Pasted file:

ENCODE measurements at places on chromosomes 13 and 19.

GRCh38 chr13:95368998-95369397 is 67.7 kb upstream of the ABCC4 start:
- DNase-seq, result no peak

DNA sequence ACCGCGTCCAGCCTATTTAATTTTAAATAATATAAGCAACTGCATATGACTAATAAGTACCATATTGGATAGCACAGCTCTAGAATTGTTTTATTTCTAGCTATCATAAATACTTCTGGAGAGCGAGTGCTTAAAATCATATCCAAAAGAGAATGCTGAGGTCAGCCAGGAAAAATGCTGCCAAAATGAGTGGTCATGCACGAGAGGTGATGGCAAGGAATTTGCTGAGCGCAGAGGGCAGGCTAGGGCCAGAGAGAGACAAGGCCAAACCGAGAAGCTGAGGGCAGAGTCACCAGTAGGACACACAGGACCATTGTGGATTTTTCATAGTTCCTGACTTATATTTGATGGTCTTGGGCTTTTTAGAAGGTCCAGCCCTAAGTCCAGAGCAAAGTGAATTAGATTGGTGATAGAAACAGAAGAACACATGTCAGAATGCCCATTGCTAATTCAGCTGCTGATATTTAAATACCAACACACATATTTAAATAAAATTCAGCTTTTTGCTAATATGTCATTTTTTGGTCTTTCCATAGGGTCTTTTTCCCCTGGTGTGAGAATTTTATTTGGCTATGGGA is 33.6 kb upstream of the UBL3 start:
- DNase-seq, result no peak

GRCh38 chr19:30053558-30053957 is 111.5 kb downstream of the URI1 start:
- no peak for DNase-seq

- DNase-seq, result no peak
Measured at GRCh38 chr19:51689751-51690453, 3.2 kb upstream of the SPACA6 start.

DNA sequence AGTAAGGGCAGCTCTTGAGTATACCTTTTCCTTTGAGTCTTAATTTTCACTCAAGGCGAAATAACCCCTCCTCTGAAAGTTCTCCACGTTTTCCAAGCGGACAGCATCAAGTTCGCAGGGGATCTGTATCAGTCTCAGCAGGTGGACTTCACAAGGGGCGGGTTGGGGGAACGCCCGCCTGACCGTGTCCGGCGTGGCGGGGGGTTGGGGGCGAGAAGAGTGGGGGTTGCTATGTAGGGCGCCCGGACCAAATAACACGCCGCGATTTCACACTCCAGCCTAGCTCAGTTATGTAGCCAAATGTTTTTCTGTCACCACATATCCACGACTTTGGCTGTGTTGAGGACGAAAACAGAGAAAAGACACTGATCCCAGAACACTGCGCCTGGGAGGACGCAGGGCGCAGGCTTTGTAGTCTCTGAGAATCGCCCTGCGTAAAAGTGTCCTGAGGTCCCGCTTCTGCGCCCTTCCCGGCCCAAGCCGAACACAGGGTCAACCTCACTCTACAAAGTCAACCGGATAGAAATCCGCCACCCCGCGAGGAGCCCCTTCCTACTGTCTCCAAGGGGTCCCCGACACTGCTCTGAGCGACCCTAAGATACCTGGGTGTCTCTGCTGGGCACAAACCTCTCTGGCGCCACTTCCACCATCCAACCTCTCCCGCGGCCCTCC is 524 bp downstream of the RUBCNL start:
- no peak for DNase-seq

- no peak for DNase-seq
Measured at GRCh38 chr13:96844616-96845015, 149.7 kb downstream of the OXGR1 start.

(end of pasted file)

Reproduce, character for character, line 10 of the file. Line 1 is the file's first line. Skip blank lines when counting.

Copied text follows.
DNA sequence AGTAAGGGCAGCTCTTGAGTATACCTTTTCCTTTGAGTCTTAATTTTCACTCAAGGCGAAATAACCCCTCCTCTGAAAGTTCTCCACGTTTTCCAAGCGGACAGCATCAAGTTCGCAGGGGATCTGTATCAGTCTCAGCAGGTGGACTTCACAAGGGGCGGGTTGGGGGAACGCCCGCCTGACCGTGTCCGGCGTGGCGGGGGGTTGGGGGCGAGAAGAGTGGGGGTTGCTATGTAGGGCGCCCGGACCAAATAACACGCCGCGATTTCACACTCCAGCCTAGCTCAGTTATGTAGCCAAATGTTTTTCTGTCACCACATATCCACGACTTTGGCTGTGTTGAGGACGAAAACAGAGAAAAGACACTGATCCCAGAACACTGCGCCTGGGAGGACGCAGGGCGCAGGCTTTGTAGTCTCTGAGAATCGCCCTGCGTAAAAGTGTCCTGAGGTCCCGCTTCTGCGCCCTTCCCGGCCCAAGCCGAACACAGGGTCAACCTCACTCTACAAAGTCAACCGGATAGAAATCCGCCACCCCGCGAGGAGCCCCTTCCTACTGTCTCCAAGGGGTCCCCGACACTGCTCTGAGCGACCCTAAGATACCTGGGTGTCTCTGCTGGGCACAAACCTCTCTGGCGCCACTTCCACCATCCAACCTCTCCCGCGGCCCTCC is 524 bp downstream of the RUBCNL start: